Competition for Emmy nominations among this year’s Outstanding Comedy Series contestants is no laughing matter. The showdown between two 20th Century TV hits is more intense than ever, with Modern Family showrunners Steve Levitan and Christopher Lloyd trying to score their second consecutive Emmy win, while Glee executive producer Ryan Murphy is hoping to edge them out. That is, if one or more of a duo of up-and-comers — Community or Parks and Recreation — don’t act as spoilers. Then again, past Emmy stalwarts 30 Rock or The Office could resurface. Or Showtime’s bold, female-skewing dramedies Nurse Jackie or newbie The Big C might seize the spotlight. And don’t rule out the possibility of CBS’ The Big Bang Theory finally scoring a nod in its fourth season, or How I Met Your Mother receiving recognition in its sixth. And then there are the underdogs. As The Middle’s co-showrunner Eileen Heisler (with DeAnn Heline) says about ABC’s Wednesday night lineup, “We’re really grateful to Modern Family for bringing attention to family shows. We’ve benefi tted from their success, but I think it takes a little longer for people to realize the next door neighbor in The Middle is edgy and wry.”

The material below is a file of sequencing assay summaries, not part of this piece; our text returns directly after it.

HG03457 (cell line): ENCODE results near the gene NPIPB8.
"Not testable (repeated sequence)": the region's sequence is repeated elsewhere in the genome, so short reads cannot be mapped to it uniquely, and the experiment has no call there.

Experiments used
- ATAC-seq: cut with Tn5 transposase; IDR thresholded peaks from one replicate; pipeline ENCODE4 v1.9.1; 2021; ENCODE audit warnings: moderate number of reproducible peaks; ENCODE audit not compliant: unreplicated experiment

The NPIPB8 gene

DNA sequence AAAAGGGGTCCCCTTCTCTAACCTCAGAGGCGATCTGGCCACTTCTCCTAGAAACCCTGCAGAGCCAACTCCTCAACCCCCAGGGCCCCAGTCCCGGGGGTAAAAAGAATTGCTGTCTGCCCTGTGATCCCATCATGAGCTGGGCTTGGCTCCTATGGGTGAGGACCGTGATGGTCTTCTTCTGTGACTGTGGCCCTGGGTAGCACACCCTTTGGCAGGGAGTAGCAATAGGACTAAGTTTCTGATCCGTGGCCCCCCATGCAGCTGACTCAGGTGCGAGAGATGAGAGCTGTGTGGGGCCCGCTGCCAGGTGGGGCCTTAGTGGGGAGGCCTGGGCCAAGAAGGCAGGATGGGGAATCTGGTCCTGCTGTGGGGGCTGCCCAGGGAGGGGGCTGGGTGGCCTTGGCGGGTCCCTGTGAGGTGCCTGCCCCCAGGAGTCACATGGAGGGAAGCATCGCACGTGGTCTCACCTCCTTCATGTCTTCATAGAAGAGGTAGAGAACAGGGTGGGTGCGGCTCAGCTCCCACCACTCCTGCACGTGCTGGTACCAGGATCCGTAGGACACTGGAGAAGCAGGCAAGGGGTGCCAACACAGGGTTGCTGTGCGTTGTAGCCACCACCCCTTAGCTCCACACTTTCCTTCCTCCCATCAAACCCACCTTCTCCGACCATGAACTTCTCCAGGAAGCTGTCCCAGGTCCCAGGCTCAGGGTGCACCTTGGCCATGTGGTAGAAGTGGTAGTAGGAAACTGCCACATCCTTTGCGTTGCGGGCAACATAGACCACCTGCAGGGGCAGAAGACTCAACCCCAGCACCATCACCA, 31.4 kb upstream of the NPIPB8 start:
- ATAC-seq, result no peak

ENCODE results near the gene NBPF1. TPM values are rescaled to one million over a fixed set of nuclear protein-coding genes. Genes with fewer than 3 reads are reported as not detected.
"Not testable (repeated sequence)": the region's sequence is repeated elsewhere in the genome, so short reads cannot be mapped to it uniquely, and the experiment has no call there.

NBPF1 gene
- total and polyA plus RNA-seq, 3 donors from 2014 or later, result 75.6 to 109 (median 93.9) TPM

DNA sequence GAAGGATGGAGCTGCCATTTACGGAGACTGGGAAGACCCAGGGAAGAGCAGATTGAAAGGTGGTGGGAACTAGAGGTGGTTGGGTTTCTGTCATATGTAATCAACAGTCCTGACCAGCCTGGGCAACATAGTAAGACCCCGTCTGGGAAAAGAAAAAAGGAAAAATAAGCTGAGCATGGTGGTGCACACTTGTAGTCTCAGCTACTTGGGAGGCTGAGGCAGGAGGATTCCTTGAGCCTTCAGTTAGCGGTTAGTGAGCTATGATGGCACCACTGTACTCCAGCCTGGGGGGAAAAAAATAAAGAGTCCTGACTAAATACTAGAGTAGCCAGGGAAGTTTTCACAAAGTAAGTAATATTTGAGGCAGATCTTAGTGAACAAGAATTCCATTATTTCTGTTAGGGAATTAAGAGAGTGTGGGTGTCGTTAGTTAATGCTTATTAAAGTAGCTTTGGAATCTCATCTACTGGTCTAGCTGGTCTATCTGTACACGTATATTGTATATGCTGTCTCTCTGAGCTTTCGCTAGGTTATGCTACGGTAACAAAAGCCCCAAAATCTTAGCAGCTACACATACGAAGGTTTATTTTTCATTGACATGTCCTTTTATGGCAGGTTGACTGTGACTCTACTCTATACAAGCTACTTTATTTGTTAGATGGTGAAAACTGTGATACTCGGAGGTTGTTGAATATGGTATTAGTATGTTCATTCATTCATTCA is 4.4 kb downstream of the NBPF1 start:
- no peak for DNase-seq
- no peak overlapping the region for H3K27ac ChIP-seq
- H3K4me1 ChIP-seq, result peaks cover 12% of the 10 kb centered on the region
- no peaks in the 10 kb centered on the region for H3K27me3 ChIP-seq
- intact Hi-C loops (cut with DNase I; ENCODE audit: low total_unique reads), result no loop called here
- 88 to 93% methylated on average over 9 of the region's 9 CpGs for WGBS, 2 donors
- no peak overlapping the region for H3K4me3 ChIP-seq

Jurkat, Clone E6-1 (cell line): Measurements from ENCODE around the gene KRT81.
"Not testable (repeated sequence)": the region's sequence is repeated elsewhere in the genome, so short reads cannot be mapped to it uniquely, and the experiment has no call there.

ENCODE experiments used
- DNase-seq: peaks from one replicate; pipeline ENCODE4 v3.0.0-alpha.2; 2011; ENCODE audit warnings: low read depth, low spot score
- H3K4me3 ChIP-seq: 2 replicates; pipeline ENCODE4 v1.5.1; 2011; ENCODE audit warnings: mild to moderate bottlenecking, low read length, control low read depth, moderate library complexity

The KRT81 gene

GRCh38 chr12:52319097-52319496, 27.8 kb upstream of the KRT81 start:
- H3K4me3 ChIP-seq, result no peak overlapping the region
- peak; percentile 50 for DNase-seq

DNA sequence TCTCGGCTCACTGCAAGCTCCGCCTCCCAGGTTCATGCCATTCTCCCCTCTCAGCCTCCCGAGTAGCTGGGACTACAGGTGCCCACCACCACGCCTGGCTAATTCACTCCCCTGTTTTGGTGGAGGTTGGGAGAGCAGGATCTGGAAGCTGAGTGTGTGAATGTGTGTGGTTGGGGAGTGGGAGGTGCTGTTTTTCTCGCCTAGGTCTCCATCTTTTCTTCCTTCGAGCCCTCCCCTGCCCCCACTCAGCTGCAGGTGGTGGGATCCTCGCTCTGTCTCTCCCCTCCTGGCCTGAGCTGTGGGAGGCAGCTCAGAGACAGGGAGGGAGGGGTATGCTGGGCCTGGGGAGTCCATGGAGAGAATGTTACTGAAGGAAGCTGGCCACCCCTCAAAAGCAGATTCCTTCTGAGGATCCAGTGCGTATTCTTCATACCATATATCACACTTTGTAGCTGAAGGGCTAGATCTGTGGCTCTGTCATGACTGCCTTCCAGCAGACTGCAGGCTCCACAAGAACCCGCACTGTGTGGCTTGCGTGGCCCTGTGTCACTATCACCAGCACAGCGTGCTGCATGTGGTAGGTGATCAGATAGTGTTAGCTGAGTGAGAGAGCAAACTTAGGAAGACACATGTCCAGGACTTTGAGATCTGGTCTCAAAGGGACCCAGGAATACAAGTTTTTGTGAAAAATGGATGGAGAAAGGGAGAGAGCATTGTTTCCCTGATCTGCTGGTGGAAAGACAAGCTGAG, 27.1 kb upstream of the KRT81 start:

If Modern Family does repeat, no ABC sitcom has managed that feat since Taxi more than 30 years ago. Of course, NBC’s won three years running. And Frasier took home a record five in succession between 1994 and 1998. So it can be done. But that doesn’t mean Modern Family’s Christopher Lloyd thinks it’s a shoo-in. “Among certain segments of the blogosphere who first anointed the show that everybody is supposed to be watching, there’s another rush to declare that it stinks now. And then there will be others who’ll want to say ‘I told you so’ when it wins again.”
There’s general agreement it would take a miracle for any freshman broadcast network comedy to crash this year’s top comedy series’ Emmy party, with the possible exception of Fox’s Raising Hope. Though there’s a sliver of daylight for a newbie cable show like The Big C, despite the fact it’s a dramedy. Cable continues to make inroads in the comedy series categories, evidenced by Showtime’s Nurse Jackie capturing eight Emmy nominations last year, including one for top comedy; with Showtime’s Weeds as well as HBO’s Entourage and Curb Your Enthusiasm landing series nods in recent years. This year, TV Land’s Hot in Cleveland has Emmy buzz. But only one cable comedy has ever won: HBO’s Sex and the City in 2001.